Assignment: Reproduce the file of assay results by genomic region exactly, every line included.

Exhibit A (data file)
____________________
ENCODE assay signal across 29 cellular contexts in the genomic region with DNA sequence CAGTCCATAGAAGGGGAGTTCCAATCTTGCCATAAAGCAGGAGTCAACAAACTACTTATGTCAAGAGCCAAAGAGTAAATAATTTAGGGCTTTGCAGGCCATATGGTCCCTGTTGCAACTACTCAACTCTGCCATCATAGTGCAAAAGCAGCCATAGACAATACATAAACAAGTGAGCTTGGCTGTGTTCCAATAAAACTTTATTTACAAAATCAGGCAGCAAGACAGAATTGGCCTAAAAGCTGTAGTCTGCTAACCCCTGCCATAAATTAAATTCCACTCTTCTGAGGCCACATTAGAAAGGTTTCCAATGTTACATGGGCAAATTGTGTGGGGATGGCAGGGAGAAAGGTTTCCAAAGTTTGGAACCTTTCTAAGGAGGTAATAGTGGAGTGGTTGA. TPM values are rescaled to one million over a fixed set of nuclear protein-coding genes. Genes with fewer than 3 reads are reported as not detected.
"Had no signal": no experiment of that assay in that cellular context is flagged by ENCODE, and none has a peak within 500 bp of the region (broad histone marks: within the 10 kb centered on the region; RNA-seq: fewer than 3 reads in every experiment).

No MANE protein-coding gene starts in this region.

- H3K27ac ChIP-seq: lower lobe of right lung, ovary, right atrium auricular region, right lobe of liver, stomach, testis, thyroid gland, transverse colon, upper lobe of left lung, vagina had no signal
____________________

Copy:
ENCODE assay signal across 29 cellular contexts in the genomic region with DNA sequence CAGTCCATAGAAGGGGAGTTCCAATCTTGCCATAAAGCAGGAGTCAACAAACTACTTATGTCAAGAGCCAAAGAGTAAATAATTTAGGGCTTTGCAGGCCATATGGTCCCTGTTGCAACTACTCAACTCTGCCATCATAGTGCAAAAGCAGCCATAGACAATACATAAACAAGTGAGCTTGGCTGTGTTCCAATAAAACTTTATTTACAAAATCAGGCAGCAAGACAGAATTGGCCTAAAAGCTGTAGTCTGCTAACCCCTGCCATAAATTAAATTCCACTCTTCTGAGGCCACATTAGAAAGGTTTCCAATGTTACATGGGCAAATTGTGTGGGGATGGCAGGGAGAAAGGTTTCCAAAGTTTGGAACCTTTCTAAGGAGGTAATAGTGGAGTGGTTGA. TPM values are rescaled to one million over a fixed set of nuclear protein-coding genes. Genes with fewer than 3 reads are reported as not detected.
"Had no signal": no experiment of that assay in that cellular context is flagged by ENCODE, and none has a peak within 500 bp of the region (broad histone marks: within the 10 kb centered on the region; RNA-seq: fewer than 3 reads in every experiment).

No MANE protein-coding gene starts in this region.

- H3K27ac ChIP-seq: lower lobe of right lung, ovary, right atrium auricular region, right lobe of liver, stomach, testis, thyroid gland, transverse colon, upper lobe of left lung, vagina had no signal